Three Examples of How AI Can Improve Cities, Make Them Safer

Artificial intelligence is something savvy cities have started embracing to improve their operations and keep their constituents safe...

Artificial Intelligence

Artificial Intelligence is one of those buzzwords that gets associated with pretty much everything these days. Typically, however, it’s seldom used in the context of making municipalities smarter. And that’s what we want to address — in today’s article, we’re highlighting three unique ways how this modern technology can help make cities or even wider counties safe. Here’s what we’ve got:

Detecting water leaks

An AI-enabled system, coupled with sensors, could help cities detect costly water losses in municipal water systems.

While major problems such as burst pipes are revealed by pressure changes, volume fluctuations or water simply bubbling to the surface — small leaks often go undetected for years.

hydrant

The technology, developed by researchers at the University of Waterloo in collaboration with industry partners, has the potential to detect even small leaks in pipes. By combining sophisticated signal processing techniques and AI software, it can distinguish between a fully sealed pipe and one that is leaking even a small amount of water.

The acoustic signatures are recorded by hydrophone sensors that can be easily and inexpensively installed in existing fire hydrants without excavation or taking them out of service.

It is estimated that municipal water systems in Canada lose an average of over 13% of their clean water between treatment and delivery due to leaks, bursts and other issues. Countries with older infrastructure have even higher loss rates, so yes – this sort of technology has real-world use cases both in the developed and developing world.

Helping limit coronavirus spread

The coronavirus pandemic has caused many problems for people all around the world, prompting governments and companies to find new ways to work. One of the things authorities have been doing involves frequent temperature checks for people congregating at certain places. That is a tedious task that often leaves many people unchecked; luckily, there is a novel solution that can automate this process.

Kogniz smart camera

In April 2020, Kogniz launched an AI-enabled camera and software system that can scan groups and crowds entering a facility and identify anyone with an elevated temperature, which is one of the leading coronavirus (COVID-19) symptoms. Once someone with an elevated temperature is detected, Kogniz’s system alerts personnel so that the individual with a fever can be isolated as needed.

The company’s Health Cam features an integrated thermal camera, optical camera, and a high-resolution screen. It can be placed on a desk or counter, mounted on a wall, or placed on a tripod. As people walk by individually or in groups, their temperatures are checked in real-time using what Kogniz says is highly accurate infrared technology, and the image of any person showing an elevated temperature is displayed. The Kogniz Health Cam can detect skin temperature up to 16 feet away.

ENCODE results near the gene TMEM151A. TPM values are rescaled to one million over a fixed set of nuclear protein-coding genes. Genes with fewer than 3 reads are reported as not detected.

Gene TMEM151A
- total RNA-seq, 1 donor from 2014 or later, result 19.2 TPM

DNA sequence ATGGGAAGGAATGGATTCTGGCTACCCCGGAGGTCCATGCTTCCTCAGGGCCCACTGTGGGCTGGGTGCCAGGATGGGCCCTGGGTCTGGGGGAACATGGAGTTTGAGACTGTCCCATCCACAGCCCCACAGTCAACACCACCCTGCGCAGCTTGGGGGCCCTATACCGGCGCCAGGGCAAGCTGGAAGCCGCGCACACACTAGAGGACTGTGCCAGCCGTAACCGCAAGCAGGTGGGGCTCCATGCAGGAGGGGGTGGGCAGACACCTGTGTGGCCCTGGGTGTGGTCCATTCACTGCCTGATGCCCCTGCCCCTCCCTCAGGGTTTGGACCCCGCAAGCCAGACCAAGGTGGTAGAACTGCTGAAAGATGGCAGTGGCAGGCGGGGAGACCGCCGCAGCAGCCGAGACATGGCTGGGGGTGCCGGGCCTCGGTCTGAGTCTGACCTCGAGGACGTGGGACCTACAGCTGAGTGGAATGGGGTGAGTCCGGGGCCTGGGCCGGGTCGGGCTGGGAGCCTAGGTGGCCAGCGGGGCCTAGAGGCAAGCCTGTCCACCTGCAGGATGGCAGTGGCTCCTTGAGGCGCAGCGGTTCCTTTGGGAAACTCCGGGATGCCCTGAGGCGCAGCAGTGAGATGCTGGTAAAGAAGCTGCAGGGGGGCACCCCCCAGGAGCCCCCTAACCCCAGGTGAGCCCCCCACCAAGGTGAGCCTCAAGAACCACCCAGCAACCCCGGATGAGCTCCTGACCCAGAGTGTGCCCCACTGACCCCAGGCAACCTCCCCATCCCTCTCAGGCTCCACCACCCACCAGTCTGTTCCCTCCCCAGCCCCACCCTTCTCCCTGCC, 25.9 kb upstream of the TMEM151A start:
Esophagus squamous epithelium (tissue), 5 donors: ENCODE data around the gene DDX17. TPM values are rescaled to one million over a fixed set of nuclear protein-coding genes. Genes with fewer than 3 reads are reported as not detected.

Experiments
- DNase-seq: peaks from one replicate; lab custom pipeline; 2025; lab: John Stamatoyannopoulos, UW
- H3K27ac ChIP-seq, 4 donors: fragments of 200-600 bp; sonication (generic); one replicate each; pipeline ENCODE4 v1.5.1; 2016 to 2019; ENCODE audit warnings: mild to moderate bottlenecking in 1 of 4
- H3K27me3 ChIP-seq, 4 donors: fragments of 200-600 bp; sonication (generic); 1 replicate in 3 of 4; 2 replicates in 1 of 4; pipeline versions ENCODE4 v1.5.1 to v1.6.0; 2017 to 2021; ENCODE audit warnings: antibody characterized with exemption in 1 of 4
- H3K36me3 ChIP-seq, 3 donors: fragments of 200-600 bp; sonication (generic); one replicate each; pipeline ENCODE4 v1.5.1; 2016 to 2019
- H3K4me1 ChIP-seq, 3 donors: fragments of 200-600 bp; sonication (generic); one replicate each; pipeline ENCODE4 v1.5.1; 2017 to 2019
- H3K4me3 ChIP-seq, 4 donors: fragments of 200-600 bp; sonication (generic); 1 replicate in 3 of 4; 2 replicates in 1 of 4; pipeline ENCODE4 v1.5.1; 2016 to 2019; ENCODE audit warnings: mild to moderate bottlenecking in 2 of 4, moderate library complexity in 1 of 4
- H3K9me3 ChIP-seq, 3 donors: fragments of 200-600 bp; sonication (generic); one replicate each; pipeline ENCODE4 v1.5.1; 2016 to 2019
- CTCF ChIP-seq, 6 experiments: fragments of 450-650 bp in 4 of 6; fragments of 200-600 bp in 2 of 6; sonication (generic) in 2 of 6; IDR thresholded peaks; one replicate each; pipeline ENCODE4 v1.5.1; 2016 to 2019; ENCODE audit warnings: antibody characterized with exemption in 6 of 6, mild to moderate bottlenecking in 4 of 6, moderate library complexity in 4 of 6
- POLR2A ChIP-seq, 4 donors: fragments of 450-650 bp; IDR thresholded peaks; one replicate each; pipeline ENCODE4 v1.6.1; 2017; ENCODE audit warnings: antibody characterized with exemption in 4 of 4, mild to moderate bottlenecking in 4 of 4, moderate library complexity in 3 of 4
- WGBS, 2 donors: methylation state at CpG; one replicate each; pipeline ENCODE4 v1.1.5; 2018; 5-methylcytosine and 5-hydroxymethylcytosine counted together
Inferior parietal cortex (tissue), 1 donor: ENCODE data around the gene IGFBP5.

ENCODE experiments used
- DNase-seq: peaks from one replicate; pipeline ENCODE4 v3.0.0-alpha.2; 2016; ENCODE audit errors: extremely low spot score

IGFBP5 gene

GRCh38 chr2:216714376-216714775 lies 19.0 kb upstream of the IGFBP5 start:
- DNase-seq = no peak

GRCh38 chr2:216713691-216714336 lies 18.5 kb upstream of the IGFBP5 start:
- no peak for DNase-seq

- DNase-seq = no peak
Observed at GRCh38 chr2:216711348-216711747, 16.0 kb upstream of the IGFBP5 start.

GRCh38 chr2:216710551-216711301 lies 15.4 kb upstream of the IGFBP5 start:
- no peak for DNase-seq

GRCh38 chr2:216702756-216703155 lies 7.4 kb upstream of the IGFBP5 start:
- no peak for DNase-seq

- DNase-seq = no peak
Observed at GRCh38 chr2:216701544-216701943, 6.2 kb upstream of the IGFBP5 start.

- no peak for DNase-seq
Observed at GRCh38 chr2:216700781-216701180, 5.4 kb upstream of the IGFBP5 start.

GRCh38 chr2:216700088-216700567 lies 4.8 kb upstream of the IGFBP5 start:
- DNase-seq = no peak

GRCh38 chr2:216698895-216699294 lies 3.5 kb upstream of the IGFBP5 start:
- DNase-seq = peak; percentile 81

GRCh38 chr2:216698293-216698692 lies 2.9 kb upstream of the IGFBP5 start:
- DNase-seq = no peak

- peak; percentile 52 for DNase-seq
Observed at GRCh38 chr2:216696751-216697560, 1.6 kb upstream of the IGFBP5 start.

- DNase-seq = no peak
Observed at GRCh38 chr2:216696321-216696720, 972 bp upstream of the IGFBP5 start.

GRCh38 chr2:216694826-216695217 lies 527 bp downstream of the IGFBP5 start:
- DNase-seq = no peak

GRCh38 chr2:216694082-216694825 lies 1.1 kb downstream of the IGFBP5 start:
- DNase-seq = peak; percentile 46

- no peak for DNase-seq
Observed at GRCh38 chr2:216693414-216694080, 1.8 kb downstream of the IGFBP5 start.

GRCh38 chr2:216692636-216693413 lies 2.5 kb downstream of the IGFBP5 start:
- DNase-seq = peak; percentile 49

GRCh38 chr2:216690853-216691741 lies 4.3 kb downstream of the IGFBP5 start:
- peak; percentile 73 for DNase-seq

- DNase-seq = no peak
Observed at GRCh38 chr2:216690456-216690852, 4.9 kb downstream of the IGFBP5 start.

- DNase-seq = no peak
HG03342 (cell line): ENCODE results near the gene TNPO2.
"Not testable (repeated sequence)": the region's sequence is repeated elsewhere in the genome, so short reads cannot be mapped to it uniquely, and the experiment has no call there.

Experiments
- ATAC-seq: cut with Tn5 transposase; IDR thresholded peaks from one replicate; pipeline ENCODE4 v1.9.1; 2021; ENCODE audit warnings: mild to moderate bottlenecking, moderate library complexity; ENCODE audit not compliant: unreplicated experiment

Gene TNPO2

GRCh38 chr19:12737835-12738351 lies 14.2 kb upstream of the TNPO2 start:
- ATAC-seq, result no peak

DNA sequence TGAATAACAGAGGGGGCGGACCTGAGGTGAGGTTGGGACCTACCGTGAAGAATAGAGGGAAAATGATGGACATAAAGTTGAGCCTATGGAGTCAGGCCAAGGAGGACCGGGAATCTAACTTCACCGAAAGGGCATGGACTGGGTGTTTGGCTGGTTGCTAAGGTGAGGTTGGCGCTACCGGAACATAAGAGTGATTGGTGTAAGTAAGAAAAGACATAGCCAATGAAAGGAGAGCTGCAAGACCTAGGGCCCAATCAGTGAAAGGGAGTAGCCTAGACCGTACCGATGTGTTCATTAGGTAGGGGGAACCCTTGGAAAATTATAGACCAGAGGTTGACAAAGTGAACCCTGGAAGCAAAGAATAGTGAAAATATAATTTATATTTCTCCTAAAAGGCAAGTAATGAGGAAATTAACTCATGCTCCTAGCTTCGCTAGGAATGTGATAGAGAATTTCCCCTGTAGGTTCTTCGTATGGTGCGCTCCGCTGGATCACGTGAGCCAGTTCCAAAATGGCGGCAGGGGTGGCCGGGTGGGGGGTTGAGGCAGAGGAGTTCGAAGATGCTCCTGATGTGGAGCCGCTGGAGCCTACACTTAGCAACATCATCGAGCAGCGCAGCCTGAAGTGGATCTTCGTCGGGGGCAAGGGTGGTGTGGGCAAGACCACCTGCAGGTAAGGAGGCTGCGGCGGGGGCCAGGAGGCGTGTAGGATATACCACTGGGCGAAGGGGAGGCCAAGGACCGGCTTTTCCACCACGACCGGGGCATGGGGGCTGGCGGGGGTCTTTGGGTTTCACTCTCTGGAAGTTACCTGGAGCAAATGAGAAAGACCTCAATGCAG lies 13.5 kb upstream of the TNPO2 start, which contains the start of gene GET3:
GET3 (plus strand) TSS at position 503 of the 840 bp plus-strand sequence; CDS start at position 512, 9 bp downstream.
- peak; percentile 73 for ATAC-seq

The Health Cam uses advanced AI to detect a person’s temperature near the eyes to get the most accurate reading. The system does not require any additional equipment and adjusts automatically to changes in ambient temperatures.

Kogniz Health Cams set up in minutes and can be added to an unlimited number of locations.

Detecting wildfires

Korea’s visual recognition AI firm Alchera is specialized in the early detection of fires, which helped it score a contract from California’s Sonoma County.

Under the deal announced in March 2021, Alchera will offer consulting services to develop and deliver products utilizing state-of-the-art fire detection technologies based on machine learning with AI. The firm’s visual anomaly detection solution can detect the start of a wildfire from a simple video in order to survey areas unreachable by humans.

AIIR screen

Specifically, the software called AIIR looks for smoke and fire when and where human operators cannot, and acts as a tireless assistant. Once smoke or fire is detected from the connected camera, it is shown to the monitoring system dashboard. From there, a human operator can confirm the fire and take the necessary steps. If needed, this will also trigger automated alerts by email or SMS as desired — drastically reducing the response time for emergency center operators. This further allows for human verification and relearning for low false positives and a continually advancing system.

Alchera’s AI allows for 1 human operator to effectively monitor 200+ cameras at a time.

The firm has started with the implementation of real-time early wildfire detection on Sonoma County cameras in March 2021.


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